Friday, February 01, 2013
Ind. Law - “Loser pays” tort reform bill withdrawn
Eric Bradner of the Evansville Courier & Press reports today:
INDIANAPOLIS — Indiana Gov. Mike Pence was dealt the first legislative loss since taking office earlier this month on Thursday. It came when state Sen. Mike Delph, R-Carmel, gave up his efforts to push a “loser pays” tort reform bill that was part of the Republican’s first-year legislative agenda.From Mary Beth Schneider's story in the Indianapolis Star:
Delph, who was carrying the measure on Pence’s behalf, filed a motion to pull the bill from further consideration this year. He said he will focus instead on the governor’s proposal to lower Indiana’s income tax.
“I went and spoke with the governor’s office, and we agreed it would probably be best to withdraw it and revisit the issue sometime in the future,” Delph said.
The bill would have required the losing side in all civil litigation to pay the winner’s attorney fees and other costs — an idea championed by the U.S. Chamber of Commerce, but that Indiana-based business groups have not sought.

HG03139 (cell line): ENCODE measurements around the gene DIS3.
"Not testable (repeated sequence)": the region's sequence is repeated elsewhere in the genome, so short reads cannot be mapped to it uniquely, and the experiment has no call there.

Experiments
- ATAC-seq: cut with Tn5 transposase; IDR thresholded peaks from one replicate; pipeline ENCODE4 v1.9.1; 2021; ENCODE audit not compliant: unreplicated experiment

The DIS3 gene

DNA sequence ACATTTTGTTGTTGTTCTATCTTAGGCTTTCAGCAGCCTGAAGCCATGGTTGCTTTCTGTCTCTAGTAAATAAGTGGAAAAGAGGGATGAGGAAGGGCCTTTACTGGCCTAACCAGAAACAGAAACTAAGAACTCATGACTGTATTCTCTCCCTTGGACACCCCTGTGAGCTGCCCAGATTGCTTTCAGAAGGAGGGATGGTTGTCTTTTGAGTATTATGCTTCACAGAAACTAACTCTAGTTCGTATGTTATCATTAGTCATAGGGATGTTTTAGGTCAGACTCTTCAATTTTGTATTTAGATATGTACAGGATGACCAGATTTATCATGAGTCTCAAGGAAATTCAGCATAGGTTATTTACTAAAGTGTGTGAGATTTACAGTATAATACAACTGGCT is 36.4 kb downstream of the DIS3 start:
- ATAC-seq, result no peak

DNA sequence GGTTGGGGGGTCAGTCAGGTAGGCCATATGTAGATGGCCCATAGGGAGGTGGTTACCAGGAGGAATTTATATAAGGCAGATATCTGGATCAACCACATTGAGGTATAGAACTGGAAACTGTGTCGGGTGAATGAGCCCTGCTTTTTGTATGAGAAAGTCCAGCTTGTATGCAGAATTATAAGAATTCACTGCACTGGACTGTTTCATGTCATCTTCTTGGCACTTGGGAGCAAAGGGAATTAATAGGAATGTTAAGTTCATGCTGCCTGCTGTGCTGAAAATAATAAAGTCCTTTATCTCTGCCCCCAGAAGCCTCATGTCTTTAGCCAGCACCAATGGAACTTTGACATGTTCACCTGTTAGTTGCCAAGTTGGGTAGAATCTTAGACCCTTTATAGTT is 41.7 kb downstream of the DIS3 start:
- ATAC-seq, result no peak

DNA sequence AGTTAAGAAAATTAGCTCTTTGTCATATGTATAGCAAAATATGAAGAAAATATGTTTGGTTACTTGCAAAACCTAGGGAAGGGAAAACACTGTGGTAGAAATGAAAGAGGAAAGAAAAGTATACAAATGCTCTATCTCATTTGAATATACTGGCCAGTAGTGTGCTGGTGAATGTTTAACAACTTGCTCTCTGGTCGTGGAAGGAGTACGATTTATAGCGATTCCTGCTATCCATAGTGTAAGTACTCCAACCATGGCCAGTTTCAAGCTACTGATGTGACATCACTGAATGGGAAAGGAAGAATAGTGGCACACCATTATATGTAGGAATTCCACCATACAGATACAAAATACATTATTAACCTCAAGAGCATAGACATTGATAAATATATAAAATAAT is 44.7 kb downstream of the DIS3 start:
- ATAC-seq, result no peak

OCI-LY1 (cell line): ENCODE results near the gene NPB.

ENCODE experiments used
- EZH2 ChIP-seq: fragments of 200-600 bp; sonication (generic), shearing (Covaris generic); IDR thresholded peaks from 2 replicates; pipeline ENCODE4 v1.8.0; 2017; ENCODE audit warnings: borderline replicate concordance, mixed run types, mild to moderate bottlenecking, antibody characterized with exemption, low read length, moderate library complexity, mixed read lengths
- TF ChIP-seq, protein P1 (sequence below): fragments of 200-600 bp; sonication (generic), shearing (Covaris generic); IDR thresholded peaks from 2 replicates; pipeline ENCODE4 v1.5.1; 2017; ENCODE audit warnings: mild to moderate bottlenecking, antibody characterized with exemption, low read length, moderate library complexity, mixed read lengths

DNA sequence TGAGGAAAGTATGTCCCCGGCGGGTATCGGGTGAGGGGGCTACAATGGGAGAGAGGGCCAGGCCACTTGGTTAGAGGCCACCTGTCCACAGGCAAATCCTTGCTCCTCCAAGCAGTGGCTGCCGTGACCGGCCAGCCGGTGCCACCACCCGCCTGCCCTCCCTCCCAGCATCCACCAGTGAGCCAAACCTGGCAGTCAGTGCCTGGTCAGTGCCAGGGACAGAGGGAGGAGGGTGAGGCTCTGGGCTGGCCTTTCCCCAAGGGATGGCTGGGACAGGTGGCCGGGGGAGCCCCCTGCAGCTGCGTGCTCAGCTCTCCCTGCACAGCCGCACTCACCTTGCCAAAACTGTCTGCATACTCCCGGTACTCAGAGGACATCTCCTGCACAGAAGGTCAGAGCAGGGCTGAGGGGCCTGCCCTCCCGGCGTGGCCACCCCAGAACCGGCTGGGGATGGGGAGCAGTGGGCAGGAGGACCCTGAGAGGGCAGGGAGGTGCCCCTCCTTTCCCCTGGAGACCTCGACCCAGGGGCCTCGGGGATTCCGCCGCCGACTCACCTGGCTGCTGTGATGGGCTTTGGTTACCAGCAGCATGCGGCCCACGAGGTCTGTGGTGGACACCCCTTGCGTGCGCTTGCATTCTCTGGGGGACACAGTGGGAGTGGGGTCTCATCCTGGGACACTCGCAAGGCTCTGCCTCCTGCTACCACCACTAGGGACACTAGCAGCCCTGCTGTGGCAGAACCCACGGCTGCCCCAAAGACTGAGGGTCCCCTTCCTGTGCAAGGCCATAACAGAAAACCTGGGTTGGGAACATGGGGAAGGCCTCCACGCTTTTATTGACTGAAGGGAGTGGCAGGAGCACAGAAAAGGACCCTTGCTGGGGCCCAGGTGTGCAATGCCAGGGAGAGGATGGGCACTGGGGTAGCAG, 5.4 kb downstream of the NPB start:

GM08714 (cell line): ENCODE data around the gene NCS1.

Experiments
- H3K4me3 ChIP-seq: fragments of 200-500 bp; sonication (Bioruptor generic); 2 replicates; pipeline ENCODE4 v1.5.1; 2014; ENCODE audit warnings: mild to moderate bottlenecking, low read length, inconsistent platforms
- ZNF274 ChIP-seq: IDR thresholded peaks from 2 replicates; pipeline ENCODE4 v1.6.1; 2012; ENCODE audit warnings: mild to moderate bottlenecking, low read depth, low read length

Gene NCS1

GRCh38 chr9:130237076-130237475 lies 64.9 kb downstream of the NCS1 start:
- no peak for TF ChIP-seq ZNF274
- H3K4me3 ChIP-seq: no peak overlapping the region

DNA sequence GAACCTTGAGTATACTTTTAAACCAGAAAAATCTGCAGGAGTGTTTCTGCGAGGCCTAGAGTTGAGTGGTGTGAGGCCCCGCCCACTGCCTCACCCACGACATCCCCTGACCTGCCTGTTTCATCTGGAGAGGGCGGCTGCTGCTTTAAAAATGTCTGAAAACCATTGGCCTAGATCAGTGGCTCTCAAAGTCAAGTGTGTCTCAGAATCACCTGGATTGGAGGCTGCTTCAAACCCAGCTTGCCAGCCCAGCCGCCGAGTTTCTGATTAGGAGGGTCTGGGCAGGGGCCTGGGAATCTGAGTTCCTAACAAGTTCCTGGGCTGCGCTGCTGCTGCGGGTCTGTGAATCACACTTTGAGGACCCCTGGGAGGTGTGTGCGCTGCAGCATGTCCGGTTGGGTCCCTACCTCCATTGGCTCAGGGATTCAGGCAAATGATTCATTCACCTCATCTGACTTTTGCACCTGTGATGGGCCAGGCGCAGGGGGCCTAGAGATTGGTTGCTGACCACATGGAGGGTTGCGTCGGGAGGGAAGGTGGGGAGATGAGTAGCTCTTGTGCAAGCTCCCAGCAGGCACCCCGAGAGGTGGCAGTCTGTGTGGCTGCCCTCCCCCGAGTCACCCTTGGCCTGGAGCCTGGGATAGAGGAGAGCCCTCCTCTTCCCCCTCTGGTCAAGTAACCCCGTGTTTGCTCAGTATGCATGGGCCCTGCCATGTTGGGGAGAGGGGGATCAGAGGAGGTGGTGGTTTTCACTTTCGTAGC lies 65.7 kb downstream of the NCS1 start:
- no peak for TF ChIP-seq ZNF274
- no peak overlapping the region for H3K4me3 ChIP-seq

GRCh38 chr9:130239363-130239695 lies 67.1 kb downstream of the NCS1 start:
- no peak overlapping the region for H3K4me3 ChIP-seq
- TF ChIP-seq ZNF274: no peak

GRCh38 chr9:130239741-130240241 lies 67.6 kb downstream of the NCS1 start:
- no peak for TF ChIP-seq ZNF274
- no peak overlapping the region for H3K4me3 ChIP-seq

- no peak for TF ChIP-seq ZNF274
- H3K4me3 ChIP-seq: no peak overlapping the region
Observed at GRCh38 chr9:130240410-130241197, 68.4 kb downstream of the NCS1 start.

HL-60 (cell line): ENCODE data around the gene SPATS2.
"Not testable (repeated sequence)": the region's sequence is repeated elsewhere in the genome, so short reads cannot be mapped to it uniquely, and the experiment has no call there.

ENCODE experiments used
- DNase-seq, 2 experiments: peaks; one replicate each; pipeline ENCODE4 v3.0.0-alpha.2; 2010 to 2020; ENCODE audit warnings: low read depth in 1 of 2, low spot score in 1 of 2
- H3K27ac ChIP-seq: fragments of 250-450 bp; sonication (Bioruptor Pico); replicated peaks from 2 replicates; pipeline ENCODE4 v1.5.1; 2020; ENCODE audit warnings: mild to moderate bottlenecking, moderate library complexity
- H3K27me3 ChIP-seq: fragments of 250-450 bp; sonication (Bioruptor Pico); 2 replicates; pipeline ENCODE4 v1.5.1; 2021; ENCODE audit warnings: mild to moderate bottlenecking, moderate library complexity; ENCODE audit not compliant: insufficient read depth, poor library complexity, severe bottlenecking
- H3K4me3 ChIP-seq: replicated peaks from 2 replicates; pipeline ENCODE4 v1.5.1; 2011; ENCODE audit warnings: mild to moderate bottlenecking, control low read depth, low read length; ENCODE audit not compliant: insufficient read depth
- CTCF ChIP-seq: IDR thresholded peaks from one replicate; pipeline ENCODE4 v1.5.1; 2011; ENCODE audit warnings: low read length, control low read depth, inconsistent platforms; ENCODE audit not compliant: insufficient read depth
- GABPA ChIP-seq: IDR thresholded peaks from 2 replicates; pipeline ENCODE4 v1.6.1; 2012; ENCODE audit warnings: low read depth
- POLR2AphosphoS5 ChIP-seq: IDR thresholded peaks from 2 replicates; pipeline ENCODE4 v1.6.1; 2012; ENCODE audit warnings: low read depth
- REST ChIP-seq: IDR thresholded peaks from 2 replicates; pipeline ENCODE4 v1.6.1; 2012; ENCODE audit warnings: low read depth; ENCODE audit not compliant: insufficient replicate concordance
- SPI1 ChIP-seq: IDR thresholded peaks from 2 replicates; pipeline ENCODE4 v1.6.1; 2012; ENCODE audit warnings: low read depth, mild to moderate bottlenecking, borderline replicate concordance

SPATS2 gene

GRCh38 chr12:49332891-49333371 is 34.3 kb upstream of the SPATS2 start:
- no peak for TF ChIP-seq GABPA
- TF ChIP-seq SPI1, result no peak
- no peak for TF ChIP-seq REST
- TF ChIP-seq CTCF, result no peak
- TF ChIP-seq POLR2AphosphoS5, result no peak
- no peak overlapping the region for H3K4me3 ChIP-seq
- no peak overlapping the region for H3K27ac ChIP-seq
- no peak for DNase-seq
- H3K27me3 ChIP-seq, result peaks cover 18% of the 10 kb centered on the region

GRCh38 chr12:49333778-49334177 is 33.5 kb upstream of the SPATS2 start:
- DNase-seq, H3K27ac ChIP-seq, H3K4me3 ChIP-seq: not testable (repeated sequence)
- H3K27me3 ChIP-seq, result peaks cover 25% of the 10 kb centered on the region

The issue proved tricky for Pence. His staff asked Delph to carry the measure on the governor’s behalf — but since then, Pence has steadfastly refused to address it.
Sen. Mike Delph, who had filed the measure at the request of Gov. Mike Pence’s administration, said he withdrew Senate Bill 88 after hearing concerns from several legislators, including from Sen. Brent Steele, chairman of the Senate Judiciary Committee.ILB: The ILB just tried to link to SB 88, but only gets "Bill Withdrawn" -- the text is no longer available.
The problem with the bill is simple, Steele said: “It doesn’t work.”
Steele, R-Bedford, said he had filed “exactly the same bill” in 1995 and got an earful from just about every interest group.
They convinced him, he said, that it is unworkable because determining just who is the loser in a lawsuit is difficult — and impossible in “no fault” divorce cases.
Steele said that in a lawsuit where someone is seeking $40,000 damages and the defendant wants to settle for $20,000, both sides can come out winners if the jury awards $30,000. The plaintiff, he said, gets more than they were offered and the defendant pays less than was initially sought.
“At first blush you’d think it’s a good idea” to try to discourage lawsuits by making the loser bear the financial burden, Steele said, “but it’s just not workable.”
Posted by Marcia Oddi on February 1, 2013 09:46 AM
Posted to Indiana Law